For the personal account at Oxygen, you can literally answer three, four questions and we incorporate an LLC company for you on your behalf, nationwide in the US. So basically, we take you from this one woman business to basically incorporating, and now, nobody can go after you personally because you have this limited liability protection around you. You have better tax treatment as a company versus a person. Honestly, even opening LegalZoom and answering 40 page wizards is intimidating. It's like, why would I do that? I'm just going to use my Chase personal account to run my business/personal life.
What inevitably happens is freelancers end up with this commingling of funds between personal and business. Being able to have this one button in the app, then to switch between your personal life and business life is frankly, in itself, a unique value prop. You don't really have to have a personal Chase account and a Citi business account to basically move money over three, four or five business days between your own accounts.
Basically, a user profile is hooked up to a full personal checking account and a full business checking account. They are two completely separate accounts, yet from the app experience, it's easy to move money between them because it's one ledger on Oxygen.
Hiring around the world
I like the thinking about the talent and skillsets to build a company and weighing them against the cost associated with them. I think of Egypt, India, China, Israel, and Europe and how many amazing, talented people working for multinational companies you can tap at this time. If you can manage the timezone differences, we can be based in downtown San Francisco and not have to pay higher salaries to hire senior talent, hiring people from Square and Affirm. Instead, we're poaching in Europe from Visa, from Russia and the Bank of Russia. A lot of European players like Monzo and N26 and Revolut. The opportunity comes from breaking those walls or using Slack or removing this geo limitation. You bring amazing, incredible people -- super, super smart talent.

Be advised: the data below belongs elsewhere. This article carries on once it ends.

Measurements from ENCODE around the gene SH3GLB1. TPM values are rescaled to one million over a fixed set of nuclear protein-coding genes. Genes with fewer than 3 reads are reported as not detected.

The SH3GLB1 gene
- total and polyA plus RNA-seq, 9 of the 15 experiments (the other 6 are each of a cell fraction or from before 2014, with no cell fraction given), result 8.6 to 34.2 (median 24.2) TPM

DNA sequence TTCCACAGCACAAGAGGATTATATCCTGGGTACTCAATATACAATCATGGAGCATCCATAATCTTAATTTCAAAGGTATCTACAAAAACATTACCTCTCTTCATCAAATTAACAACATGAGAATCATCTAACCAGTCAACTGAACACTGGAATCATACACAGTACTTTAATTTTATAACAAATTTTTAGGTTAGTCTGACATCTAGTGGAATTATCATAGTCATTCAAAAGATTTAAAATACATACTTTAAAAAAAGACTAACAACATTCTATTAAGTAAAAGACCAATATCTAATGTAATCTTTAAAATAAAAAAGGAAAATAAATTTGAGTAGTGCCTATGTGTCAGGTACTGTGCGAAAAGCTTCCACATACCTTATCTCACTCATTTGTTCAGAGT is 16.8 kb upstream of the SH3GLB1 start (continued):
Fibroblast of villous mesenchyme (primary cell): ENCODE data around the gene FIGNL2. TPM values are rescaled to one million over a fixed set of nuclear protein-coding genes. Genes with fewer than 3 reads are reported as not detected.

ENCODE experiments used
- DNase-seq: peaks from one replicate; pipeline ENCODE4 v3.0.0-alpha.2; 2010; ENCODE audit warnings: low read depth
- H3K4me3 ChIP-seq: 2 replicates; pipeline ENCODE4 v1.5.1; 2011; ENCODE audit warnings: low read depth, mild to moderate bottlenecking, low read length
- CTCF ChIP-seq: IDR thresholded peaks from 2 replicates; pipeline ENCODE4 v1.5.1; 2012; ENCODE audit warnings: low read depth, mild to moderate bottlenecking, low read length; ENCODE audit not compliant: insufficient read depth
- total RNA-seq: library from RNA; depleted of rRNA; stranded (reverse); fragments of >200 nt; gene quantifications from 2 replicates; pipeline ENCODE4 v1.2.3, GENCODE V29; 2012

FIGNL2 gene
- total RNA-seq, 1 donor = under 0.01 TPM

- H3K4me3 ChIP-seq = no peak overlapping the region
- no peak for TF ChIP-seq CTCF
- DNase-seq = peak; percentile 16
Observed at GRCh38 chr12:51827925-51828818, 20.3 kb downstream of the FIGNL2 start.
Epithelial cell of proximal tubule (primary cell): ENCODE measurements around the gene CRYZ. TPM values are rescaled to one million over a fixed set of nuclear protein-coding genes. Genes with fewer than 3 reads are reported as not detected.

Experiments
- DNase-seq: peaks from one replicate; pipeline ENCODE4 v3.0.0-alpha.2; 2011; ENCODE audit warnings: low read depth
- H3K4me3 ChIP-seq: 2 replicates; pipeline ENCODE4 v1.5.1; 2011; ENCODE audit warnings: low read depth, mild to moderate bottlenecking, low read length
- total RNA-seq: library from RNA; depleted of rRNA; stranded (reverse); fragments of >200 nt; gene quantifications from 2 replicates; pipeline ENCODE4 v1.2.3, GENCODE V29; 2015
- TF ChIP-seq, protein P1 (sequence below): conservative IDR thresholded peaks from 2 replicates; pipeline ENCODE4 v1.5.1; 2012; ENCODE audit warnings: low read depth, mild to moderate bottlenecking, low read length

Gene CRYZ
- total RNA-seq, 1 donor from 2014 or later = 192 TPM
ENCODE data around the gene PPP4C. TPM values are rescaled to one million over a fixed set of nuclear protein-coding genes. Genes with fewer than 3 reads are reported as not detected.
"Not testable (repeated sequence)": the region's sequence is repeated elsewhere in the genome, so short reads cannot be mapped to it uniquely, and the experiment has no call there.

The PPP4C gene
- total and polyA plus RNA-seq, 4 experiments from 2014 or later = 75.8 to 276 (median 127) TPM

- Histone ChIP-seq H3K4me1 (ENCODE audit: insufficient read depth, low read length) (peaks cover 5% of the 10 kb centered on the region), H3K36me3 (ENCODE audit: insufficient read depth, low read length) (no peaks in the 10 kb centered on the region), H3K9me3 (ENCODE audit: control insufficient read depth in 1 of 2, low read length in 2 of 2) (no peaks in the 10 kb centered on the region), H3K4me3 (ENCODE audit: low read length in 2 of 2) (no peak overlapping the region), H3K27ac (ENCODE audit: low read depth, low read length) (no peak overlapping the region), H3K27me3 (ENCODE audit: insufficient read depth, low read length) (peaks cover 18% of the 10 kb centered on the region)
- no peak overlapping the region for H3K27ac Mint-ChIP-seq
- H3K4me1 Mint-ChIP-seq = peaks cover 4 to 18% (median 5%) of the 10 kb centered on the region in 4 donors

We didn't misfire as much as gain a learning lesson. We launched earlier on another bank partner, another kind of banking service stack. We now had this brand promise that we're trying to deliver, like differentiated products, differentiated experiences. But with that partner, they're basically like, we're gonna both end up with the same products at the end. Like it or not, this is what you get when you're running on, building on another product.
You're trying to solve the customer problem when the whole stack is basically outsourced, in a sense. You end up being like a marketing company, not like an actual fintech. We took the whole thing down and relaunched.
A major advantage for us now is that we get to control the experience. And definitely the second part is financially, the margins are much better. We can offer things like cashback and other perks. Otherwise, you're gonna send your VC money over to customers, because you don't really have enough margins to offer those kind of services.
Reaching and onboarding new customers
One of the cofounders of Patreon and Teachable invested in Oxygen. These marketplaces are like 100% our ideal customers. We have a lot of partners in B2B2C. Our selling point to those kind of partners is not just to launch a bare minimum limited account or service that our partners wouldn't even use themselves. It's better to partner with a properly built-out deep product than basically slap a debit card on your marketplace or offer it as an additional add on service.
You can go after this concentrated pool of people with high marketing precision without competing with horizontal players in the space.
We don't want to bid or optimize for keywords like digital banking or free bank or free banking with no fees. Because, you can imagine right now, with all the big players with a war chest of money, it's basically a losing fight to compete on those kind of keywords.